I am not suggesting that math and science aren't important subjects (or that all students should be required to study Greek). The question is not whether to teach math and science but, rather, what to teach and how. How many students graduate from high school today knowing how to solve algebra problems by rote, but do not understand math as a way of thinking about how to solve problems? Similarly, how many high school students take three years of science – including biology, chemistry, and physics – but do not know what the scientific method is and how to use it, as we saw in the AP chemistry class described at the beginning of the last chapter? We keep hearing that all students need more math and science courses, but I believe that all students need more engaging and relevant math and science courses. The question is: What should all high school graduates know in order to be literate in math and science as disciplines of problem solving?
Wagner gets it. Preparing students to do well on a test is, well, not that tough – and not enough. It simply requires getting a copy of the test and drilling through the concepts and the answers with the students. The insistance on using such tests to measure school performance by those advocating for NCLB and more AP test prep is sorely short sighted. The 21st century economy will require students to do far more than is asked for on these tests and yet the political focus on these tests is driving dollars and attention to, well, the test scores. In the end, we are becoming more and more sophisticated at test preparation and less focused on preparing for what comes after the test… life.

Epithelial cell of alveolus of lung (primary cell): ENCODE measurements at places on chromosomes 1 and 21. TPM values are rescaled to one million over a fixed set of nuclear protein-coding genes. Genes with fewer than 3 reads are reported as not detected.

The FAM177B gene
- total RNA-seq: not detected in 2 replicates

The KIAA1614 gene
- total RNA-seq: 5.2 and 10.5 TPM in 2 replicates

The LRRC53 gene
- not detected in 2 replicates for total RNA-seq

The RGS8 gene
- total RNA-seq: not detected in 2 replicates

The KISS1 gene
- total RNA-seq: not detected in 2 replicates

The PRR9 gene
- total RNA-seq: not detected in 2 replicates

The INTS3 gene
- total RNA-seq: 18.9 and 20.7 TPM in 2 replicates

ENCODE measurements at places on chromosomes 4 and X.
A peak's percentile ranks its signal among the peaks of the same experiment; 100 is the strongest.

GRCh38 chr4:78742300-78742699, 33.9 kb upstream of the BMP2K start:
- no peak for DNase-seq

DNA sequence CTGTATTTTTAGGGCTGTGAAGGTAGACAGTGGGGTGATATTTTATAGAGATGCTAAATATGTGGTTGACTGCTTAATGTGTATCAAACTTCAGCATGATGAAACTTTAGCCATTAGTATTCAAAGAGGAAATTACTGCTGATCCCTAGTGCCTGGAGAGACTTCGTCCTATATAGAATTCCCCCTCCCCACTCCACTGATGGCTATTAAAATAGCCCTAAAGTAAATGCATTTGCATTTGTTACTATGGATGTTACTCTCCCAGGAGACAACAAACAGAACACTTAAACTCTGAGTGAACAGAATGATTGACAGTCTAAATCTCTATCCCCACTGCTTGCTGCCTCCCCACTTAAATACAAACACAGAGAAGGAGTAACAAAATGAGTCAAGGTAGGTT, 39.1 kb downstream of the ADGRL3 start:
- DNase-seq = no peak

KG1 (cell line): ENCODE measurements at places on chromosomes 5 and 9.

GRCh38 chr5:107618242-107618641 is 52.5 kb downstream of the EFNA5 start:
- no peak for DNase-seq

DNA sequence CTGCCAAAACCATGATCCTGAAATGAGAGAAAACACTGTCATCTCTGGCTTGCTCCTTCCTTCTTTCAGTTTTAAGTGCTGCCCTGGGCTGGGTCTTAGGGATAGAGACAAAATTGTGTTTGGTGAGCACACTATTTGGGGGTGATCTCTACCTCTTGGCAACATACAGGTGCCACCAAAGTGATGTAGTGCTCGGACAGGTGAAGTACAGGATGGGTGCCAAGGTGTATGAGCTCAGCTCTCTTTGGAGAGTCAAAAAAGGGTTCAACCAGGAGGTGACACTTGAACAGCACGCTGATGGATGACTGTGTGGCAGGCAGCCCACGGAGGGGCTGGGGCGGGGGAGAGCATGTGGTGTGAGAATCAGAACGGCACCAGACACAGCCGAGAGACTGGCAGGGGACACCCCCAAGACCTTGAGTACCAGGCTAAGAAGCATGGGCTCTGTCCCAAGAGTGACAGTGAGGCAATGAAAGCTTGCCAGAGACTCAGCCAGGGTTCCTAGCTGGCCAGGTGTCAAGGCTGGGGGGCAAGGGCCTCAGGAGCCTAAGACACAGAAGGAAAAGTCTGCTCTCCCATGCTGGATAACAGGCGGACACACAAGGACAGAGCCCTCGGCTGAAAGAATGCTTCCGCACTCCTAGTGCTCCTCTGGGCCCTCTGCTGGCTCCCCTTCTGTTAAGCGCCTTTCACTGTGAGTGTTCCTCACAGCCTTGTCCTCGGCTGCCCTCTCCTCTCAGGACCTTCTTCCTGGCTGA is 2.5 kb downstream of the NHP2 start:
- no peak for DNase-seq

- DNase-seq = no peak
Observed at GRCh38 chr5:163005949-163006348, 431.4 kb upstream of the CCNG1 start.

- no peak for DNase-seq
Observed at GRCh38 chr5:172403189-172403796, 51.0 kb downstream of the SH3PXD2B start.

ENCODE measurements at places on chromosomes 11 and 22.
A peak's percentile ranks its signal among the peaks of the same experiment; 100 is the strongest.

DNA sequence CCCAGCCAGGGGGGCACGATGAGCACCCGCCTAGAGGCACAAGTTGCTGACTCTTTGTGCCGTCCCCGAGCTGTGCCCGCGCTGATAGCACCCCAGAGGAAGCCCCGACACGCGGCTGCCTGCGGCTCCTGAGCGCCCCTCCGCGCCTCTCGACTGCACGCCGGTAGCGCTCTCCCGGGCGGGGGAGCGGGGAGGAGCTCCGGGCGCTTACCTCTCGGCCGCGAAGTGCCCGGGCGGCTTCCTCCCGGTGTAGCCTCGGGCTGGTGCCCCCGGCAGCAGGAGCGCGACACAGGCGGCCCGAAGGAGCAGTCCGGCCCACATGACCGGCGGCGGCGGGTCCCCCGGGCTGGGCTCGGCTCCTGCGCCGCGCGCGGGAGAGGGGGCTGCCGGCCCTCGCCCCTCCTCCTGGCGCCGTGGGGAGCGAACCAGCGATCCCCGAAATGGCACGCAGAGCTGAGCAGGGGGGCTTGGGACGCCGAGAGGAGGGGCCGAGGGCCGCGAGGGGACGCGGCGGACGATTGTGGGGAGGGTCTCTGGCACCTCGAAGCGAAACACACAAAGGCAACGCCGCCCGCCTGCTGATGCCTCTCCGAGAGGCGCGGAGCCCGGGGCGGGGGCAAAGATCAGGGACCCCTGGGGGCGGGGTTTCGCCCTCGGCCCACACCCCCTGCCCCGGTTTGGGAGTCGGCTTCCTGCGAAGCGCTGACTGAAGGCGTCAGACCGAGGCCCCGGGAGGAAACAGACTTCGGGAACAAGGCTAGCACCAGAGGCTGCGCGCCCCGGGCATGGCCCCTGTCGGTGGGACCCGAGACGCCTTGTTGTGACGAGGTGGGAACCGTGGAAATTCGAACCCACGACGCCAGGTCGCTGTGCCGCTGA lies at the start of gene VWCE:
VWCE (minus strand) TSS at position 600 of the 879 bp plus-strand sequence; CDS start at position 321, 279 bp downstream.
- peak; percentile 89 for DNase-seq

Wagner's call for rigorous dialogue focused on aligning curriculum and school practices with 21st century work place requirements is on the mark. Much more important than taking a few tests, students need to be prepared to think, write, speak, collaborate, research, investigate, synthesize, and create in jobs that are not even invented yet. School performance needs to be measured by how well students are prepared for 21st century success through assessment practices that are rigorous, capture depth and nuance, and well aligned to modern day work place skills, content, and concepts. A look at Wagner's work is a good place to start that conversation.